Damages are, of course, an essential element of a claim for promissory estoppel under Massachusetts law. See Hall v. Horizon House Microwave, Inc., 24 Mass. App. Ct. 84, 506 N.E.2d 178, 184 (1987); cf. Manganaro Bros., Inc. v. Gevyn Constr. Corp., 610 F.2d 23, 24 (1st Cir. 1979) (same; breach of contract).
VI. RESUBMISSION TO THE JURY
We set the stage. When the jury first returned, it indicated, in answering Question No. 3, that Mongillo acted with Western Surety's apparent authority; yet it rendered a verdict against Mongillo alone. FRG urged the court to enter judgment against Western Surety on the basis of the jury's answers to the special questions. The court rejected this suggestion, instead bringing the jury into the courtroom and explaining that there was an inconsistency between the verdict and the answers. The jury resumed deliberations, armed with pristine replicas of the special questions and verdict slips. After approximately fifteen minutes, the jury again returned. Its answers to all the special questions were identical, with one exception. The exception — answering Questions No. 3 and 4a in the negative, rather than in the affirmative — remedied the inconsistency. The jury again rendered a verdict in favor of FRG alone, against Mongillo alone, in the amount of $2,300,000.
In point of fact, the jury's original answer to Question No. 3 was replicated in its answer to Question No. 4a. See Appendix. These two answers were synchronized throughout. Thus, when No. 3 was subsequently revised, see infra, No. 4a was changed to match.
Fed.R.Civ.P. 49(b) supplies the mechanism whereby a trial court can ask a jury not only to return a general verdict, but also to answer "written interrogatories upon one or more issues of fact the decision of which is necessary to [the] verdict." Id. If the jury returns an inconsistent work product, then:
When the answers are consistent with each other but one or more is inconsistent with the general verdict, judgment may be entered . . . in accordance with the answers, notwithstanding the general verdict, or the court may return the jury for further consideration of its answers and verdict or may order a new trial.
Fed.R.Civ.P. 49(b). In this case, FRG asserts that the trial court erred in selecting the second option and resubmitting the matter to the jury. The assertion rests on three separate pillars. All are wobbly.
FRG first contends that the jury's original answer to the apparent authority queries was not inconsistent with the general verdict (which found in favor of FRG against Mongillo). Because an explicit verdict for or against Western Surety was not returned originally by the jury, FRG urges us to rule that the magistrate should have seized upon the first Rule 49(b) option, discharged the jury at that point, and resolved the fate of Western Surety in line with the answers alone.
FRG's point is little more than semantic gamesmanship, rooted in a faulty premise. The verdict form is part of the Appendix. It provided two individual spaces for the jury to list which defendants it found liable. The court told the jury: "[F]or the defendants, you may find . . . one or both. If you find just against [one], you cross off the other." When it first returned, the jury named Mongillo alone as the party against whom the damage award would run. We think it is perfectly clear that, by inserting Mongillo's name in one space on the verdict form and drawing a line through the other, the jury found in favor of Western Surety. To cite the maxim: expressio unius est excludio alterius. Moreover, if there was room for doubt, we believe that the trial court should be granted substantial latitude in determining whether or not the jury's response to a verdict form which the court prepared is clear and free from ambiguity. See Richard v. Firestone Tire Rubber Co., 853 F.2d 1258, 1260 (5th Cir. 1988) (discussing trial court's leeway in deciding whether jury's answers to special questions are inconsistent), cert. denied, 488 U.S. 1042, 109 S.Ct. 868, 102 L.Ed.2d 992 (1989). Thus, we uphold the magistrate's ruling that the general verdict was inconsistent with the special answers regarding the existence of apparent authority.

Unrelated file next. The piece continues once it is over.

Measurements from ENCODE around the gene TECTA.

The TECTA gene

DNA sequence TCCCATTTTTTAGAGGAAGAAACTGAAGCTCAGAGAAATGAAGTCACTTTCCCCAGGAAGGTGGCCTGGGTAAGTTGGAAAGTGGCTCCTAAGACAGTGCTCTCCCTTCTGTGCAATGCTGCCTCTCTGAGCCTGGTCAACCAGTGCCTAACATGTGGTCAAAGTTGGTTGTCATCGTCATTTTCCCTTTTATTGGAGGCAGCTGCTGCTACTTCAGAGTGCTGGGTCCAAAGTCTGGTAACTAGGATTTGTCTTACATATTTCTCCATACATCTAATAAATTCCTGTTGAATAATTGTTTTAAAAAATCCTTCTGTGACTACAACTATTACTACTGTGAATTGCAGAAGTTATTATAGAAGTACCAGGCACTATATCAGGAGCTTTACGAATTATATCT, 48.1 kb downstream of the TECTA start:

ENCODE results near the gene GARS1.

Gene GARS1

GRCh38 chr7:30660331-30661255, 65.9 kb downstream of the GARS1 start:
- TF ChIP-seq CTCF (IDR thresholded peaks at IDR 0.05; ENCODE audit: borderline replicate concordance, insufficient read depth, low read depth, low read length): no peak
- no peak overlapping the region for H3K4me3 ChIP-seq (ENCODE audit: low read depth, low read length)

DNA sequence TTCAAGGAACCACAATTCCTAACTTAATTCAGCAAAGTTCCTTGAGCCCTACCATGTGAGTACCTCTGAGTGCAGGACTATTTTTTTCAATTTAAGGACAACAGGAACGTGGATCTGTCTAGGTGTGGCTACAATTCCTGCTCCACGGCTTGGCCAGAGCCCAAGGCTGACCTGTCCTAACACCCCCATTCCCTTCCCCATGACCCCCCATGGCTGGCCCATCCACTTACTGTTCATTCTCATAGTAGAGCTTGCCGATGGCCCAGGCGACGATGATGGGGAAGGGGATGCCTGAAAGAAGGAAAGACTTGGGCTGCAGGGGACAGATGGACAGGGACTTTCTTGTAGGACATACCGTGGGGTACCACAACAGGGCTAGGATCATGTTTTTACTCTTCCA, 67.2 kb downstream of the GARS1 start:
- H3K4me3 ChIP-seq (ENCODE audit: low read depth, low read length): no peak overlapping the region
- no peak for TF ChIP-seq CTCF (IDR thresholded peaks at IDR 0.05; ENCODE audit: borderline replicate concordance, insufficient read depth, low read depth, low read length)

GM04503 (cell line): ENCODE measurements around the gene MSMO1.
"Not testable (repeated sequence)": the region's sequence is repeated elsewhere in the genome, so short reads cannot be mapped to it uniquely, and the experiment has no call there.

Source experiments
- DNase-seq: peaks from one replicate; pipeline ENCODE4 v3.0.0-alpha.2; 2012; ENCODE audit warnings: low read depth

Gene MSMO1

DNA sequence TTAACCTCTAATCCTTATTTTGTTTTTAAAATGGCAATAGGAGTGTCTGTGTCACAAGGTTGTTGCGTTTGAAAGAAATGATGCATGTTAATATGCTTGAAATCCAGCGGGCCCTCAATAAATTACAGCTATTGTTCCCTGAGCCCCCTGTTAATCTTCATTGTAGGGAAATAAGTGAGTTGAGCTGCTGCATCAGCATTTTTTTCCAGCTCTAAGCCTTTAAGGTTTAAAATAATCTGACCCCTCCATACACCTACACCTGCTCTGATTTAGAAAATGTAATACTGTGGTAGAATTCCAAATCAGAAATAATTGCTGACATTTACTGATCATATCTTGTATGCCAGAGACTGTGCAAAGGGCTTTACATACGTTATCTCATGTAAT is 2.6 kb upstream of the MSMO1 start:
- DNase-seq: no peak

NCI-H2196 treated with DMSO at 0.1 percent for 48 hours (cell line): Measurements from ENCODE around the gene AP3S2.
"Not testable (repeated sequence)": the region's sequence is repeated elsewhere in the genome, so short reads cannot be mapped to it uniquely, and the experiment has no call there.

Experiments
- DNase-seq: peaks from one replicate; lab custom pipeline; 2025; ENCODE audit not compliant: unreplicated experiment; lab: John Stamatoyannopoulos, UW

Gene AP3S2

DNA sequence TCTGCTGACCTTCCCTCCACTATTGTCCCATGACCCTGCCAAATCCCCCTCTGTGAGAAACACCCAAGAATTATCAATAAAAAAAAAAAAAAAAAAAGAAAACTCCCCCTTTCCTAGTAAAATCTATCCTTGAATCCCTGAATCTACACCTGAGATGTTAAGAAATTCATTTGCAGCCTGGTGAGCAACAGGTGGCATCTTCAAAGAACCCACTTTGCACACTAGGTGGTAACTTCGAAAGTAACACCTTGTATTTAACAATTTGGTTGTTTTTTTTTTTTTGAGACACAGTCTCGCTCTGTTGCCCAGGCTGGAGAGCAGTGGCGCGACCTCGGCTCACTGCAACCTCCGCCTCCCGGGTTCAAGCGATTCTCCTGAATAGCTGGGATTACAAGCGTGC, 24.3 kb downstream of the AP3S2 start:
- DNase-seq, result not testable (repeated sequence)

In light of this conflict, and in pursuance of Rule 49(b), the court had its choice from among a trio of alternatives. The trier's discretion as to which procedural route should be traversed is not unbridled, but it is deserving of considerable respect on appeal. See Diamond Shamrock Corp. v. Zinke Trumbo, Ltd., 791 F.2d 1416, 1423 (10th Cir.), cert. denied, 479 U.S. 1007, 107 S.Ct. 647, 93 L.Ed.2d 702 (1986); Phillips Chemical Co. v. Hulbert, 301 F.2d 747, 751 (5th Cir. 1962). Moreover, a trial court's exercise of its discretion in selecting a course of procedure from among the three options listed in Rule 49(b) must be judged on the entirety of the circumstances which obtained when the perceived inconsistency arose. Phillips, 301 F.2d at 751.
In this instance, the court convincingly explained the reasons for resubmitting the matter to the jury in its post-trial memorandum. Under the circumstances, to argue that the magistrate abused his discretion or coerced the jurors by outlining the problem and asking them to deliberate further is to engage in pettifoggery. See, e.g., Richard, 853 F.2d at 1259-61 (discussing breadth of trial judge's discretion upon finding of inconsistency).